Mollie Zweig's lengthy effort to build a rock revetment in front of her oceanfront property at 11 West End Road in East Hampton Village resumed yesterday after State Supreme Court Justice Andrew Tarantino lifted a temporary restraining order that had blocked the work since November.
The New York State Department of Environmental Conservation had initially given her a tidal wetlands permit, and the East Hampton Village Zoning Board of Appeals had granted variances to allow construction of the revetment, or sea wall, as well as the removal of an existing rock groin.
The zoning board's determination had come over the strong objection of the East Hampton Town Trustees, which claimed jurisdiction over the beach on which the revetment would be constructed.
Two days after work suddenly began on Veterans Day 2013 -- when courts were closed -- the trustees obtained a temporary restraining order. The order was extended in December. Last month, Ms. Zweig applied for a permit from the trustees, as that board has insisted she is required to do.
Stephen Angel, an attorney representing Ms. Zweig, and Aram Terchunian of First Coastal, which is doing the work, delivered a lengthy presentation to the trustees detailing the project. Mr. Angel said that a timely resolution was essential, given the piping plover nesting season that, beginning next month, will prohibit construction activity on beaches until the fall. That application is still pending.
At a meeting on Tuesday, Diane McNally, the trustees' clerk, said that the application was incomplete and that the board had sent a letter to Ms. Zweig seeking an updated survey. She also said that the notarization page on the application had not been signed. Brian Matthews, an attorney from the law firm that is representing the trustees in their lawsuit against Ms. Zweig, also met with the trustees on the matter during a closed-door session at that meeting.
Ms. McNally said on Friday that she was frustrated but not entirely surprised by the resumption of the revetment's construction. "They already know they're proceeding without a trustee permit," Ms. McNally said on Friday. "They know we're not happy with what they're doing. I don't know what to do. Even though I knew it could have started, I'm just flabbergasted."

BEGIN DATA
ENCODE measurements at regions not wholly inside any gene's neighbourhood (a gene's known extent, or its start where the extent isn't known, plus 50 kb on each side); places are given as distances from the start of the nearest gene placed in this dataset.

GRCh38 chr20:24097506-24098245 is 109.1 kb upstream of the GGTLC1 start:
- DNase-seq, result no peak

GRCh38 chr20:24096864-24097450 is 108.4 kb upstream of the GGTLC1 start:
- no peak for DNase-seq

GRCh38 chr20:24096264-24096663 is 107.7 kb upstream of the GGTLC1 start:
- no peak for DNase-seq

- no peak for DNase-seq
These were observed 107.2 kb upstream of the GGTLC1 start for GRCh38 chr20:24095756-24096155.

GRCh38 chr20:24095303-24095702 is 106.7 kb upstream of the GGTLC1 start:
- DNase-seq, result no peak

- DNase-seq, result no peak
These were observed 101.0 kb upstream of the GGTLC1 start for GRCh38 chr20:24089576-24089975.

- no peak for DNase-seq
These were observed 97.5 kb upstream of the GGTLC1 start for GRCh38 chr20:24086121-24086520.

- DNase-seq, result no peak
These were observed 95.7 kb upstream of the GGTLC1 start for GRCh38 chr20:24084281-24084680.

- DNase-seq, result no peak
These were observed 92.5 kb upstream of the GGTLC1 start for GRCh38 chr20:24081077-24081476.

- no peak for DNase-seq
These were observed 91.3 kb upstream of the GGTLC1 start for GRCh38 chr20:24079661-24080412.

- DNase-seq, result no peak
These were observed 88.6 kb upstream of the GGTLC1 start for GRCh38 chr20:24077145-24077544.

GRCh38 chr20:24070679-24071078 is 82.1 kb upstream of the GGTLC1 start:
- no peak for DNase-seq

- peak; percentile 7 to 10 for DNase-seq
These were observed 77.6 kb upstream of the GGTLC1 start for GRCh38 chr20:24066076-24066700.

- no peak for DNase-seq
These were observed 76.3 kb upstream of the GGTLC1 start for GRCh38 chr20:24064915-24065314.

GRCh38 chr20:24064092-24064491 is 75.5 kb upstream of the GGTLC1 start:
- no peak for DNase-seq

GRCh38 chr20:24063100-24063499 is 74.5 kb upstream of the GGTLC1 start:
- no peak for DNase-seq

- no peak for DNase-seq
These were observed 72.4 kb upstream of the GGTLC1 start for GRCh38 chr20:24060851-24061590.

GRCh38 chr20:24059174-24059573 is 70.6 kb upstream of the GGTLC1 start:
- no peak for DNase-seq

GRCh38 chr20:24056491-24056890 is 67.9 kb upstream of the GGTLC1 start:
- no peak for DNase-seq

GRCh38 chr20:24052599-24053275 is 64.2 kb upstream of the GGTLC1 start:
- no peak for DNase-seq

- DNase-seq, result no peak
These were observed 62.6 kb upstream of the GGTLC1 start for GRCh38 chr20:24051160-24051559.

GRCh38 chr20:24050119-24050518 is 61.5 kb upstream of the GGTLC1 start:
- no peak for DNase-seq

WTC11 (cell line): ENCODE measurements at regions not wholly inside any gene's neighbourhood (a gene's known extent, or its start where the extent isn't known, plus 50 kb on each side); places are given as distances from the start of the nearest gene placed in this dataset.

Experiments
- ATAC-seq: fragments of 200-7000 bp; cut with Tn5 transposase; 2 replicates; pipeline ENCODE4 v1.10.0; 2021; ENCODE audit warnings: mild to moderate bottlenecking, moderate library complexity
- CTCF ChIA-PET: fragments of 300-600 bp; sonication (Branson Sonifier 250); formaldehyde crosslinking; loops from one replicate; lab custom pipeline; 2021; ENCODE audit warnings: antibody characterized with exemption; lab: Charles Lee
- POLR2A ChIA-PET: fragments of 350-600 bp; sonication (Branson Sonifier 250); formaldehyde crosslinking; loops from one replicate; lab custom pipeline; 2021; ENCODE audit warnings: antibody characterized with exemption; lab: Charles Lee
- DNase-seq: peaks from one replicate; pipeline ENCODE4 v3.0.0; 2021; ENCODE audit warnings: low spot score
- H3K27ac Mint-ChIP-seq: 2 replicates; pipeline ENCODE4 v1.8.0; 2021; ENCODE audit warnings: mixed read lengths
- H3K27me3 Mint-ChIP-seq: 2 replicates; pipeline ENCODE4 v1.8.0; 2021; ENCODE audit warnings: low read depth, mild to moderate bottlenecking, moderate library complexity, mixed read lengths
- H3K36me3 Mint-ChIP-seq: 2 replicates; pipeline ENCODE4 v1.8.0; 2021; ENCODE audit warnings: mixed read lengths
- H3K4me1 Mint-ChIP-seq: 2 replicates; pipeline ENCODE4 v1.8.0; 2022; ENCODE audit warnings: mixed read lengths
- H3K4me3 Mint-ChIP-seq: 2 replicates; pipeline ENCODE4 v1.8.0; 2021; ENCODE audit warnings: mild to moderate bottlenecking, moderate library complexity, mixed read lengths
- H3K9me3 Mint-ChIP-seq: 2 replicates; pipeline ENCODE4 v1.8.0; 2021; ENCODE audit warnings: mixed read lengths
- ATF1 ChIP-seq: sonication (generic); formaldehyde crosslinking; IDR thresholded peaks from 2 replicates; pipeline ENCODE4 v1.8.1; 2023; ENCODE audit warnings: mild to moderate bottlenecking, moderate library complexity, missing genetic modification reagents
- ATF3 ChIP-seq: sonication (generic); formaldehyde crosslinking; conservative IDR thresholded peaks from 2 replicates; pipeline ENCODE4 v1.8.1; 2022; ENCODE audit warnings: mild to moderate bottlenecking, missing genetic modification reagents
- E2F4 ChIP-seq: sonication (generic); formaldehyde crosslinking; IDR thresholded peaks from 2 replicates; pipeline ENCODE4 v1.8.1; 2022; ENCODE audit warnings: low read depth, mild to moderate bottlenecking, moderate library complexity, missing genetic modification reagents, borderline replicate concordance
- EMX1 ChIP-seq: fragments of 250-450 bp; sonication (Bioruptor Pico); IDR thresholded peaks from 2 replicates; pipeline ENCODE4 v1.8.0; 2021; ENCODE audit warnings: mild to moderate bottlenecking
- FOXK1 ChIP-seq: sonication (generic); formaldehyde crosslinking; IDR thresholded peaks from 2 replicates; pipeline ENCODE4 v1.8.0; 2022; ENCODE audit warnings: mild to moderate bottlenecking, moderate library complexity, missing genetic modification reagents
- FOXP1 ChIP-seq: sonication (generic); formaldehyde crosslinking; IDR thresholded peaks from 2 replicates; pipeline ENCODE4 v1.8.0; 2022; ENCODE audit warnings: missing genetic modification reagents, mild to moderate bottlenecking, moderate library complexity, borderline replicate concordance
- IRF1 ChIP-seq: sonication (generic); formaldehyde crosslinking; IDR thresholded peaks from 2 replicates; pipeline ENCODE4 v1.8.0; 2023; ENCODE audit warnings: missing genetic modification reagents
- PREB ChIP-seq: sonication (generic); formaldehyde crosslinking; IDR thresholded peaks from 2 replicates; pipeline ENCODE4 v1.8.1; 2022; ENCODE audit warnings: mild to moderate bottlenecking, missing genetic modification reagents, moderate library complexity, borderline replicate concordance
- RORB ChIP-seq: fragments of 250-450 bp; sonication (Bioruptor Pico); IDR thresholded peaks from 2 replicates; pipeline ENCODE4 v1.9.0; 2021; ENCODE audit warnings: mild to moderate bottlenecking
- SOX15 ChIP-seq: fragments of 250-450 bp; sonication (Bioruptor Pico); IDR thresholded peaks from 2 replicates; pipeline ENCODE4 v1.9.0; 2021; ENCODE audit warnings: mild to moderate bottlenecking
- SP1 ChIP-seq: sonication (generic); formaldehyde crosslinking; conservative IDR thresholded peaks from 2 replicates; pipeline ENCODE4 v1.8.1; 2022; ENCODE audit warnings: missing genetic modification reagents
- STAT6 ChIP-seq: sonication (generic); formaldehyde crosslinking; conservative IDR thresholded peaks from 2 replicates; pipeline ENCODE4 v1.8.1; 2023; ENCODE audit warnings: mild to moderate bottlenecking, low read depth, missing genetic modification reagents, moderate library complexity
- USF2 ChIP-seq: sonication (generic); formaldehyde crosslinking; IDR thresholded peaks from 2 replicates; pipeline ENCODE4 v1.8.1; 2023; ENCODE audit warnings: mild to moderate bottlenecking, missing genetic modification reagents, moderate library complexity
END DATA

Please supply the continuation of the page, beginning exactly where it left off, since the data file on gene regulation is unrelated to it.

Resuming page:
Mr. Matthews would not say how the trustees planned to proceed, but said on Friday that the lifting of the temporary restraining order should not be seen as a resolution in Ms. Zweig's favor. "When Justice Tarantino lifted the T.R.O., he did so entirely on the grounds of finding no irreparable harm. Since Zweig had submitted an application to the trustees, there was no longer any irreparable harm and allowed her to proceed with construction," he said.
Mr. Matthews said he disagreed with that position, "but the important part is, he went out of his way to say that he wasn't rendering a decision on the merits of the trustees' claim . . . . In stating that he wasn't looking at the merits, he acknowledged that they're going to be building this at their own risk . . . . They run the risk of having to pull it out," he said.
Mr. Matthews said that an important objective of the lawsuit was to get Ms. Zweig to apply for a permit from the trustees. But, he said, "The application is not only incomplete, it's inconsistent with what the village approved."
The Village Zoning Board of Appeals, he said, had approved construction of a revetment that would be 166 feet long, but the application to the trustees described a revetment 171 feet long. "These revetments are highly technical, so any differences are significant in our view," he said.
"I have no idea what he is talking about," Mr. Angel said. The revetment, he said, is "being built in accordance with the permit issued by the D.E.C. and the village. The only reason we went to the trustees was, without prejudice to our position that we didn't have to go, [to] attempt to settle the case." The trustees, he said, "are trying to make an issue out of nothing."